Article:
May. 29th, 2008 02:00 am
tobu_ishi: (Default)
[personal profile] tobu_ishi
In learning you will teach, and in teaching you will learn...
-Disney's Tarzan

So, the sixth graders I taught in elementary school this winter have become first years at Uryu Middle. They've been making my professional life a little better, every day I spend with them; they see me as a real teacher, someone to greet and joke with and look up to and ask questions unsolicited, and when I'm leading an activity alone in class, the way Mr. Onodera usually leaves me to do? They're awake, alert, listening, engaged, wondering if next I'll put on a paper pirate hat or start a shouting chant of a grammatical point.

It feels wonderful. And I know Mr. Onodera has been a bit skeptical of my methods, my obsession with activities and personalized simple dialogues and stubbornly deviating from the textbook readings. He's a traditionalist; he believes strongly in the prescribed texts and lessons. But he's been giving me more leeway lately, especially with the first years, and today?

Today, I experienced something very much like a triumph.

Mr. Onodera and I have so far, in class, covered a number of the same things I studied with my sixth graders last winter. I had the idea back in January of running them through a cobbled-together two-month prep course for middle school English, after seeing the way last year's kids struggled with basic grammatical constructs like "THIS IS AN APPLE". We uncovered the bones of a few simple, common sentence structures and looked at the why and how, as well as running through greetings and doing a few quick touches on particles.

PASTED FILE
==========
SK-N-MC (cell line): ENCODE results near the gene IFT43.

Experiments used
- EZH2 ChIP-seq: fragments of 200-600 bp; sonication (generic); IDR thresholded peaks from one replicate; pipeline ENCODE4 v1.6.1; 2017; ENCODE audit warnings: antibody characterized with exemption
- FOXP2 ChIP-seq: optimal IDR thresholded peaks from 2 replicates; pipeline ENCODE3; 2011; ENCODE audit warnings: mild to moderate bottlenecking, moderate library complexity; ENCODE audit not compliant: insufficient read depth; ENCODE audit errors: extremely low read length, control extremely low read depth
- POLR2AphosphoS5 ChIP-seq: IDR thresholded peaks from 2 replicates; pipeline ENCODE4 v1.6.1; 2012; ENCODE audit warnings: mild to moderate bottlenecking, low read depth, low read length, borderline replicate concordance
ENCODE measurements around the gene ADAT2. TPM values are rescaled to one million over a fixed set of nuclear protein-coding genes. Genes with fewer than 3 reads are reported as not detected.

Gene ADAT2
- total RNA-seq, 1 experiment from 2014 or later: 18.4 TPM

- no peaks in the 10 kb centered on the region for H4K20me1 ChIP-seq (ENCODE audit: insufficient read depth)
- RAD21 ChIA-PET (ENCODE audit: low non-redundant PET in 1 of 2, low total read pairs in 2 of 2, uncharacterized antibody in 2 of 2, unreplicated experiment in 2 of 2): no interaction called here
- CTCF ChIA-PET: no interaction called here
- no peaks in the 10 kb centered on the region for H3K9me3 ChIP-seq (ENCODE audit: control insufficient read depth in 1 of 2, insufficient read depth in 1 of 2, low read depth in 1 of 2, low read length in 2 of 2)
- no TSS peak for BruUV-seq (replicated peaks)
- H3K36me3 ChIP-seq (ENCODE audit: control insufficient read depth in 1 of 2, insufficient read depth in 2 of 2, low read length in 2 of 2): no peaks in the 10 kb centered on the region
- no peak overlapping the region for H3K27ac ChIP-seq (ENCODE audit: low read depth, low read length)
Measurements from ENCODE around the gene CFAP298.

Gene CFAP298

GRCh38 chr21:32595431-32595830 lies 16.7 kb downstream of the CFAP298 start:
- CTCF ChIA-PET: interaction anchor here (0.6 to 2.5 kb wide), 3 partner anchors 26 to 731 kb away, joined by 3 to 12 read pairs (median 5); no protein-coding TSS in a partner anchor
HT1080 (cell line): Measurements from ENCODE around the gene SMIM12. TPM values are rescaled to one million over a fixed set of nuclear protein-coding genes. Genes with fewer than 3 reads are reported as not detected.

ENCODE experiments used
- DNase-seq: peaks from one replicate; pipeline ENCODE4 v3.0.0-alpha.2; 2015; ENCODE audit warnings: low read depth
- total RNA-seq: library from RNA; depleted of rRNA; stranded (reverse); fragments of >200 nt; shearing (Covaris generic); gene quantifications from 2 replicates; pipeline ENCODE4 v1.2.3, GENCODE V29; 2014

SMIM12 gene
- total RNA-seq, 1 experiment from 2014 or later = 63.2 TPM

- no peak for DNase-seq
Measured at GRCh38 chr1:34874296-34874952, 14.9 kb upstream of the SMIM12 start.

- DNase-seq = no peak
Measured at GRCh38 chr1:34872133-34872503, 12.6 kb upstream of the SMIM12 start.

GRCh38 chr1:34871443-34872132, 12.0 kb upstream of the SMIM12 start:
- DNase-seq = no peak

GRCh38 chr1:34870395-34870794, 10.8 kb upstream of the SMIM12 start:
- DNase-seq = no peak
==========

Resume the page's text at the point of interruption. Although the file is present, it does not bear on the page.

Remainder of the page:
In the last few weeks, I've had the satisfaction of watching many my first years display equal or better comprehension on their sentence-order worksheets than the second years. Granted, their work is easier, but they tackle it more capably than I'd even hoped. This is mostly because they're a bunch of crackerjack-bright kids, but the language-teaching system in place here leaves them to fumble so blindly for the guidelines that I think it really helped to spell out a few, early on...

...anyway. They've done quite well so far, but I've not--until now--had any result I could clearly point to and say, "There. This happened because I did my best as a teacher. I have accomplished something."

Today, Mr. Onodera decided to skim over several grammar points, in a push towards constructing sentences outside of the "This is --", "That is --" mold we've been working with until now. Stepping up to the blackboard, he wrote in bold letters,

A vs. AN

Then he turned to the class and asked, rhetorically, "So, what's the difference?"

A ripple of excited whispers ran through the classroom. Audible within it were at least five or six kids piping up in a tangled little chorus, nudging their friends, not quite volunteering. "They're the same...right?" I won't lie; my heart leapt up in my throat with hope. Mr. Onodera had time to register surprise, and then one boy raised his hand. Ryutaro.

"Well," he said, confidently, "they mean the same thing, but A comes before words that begin in a consonant, and AN comes before words that begin with a vowel. It means something like 'one' of something."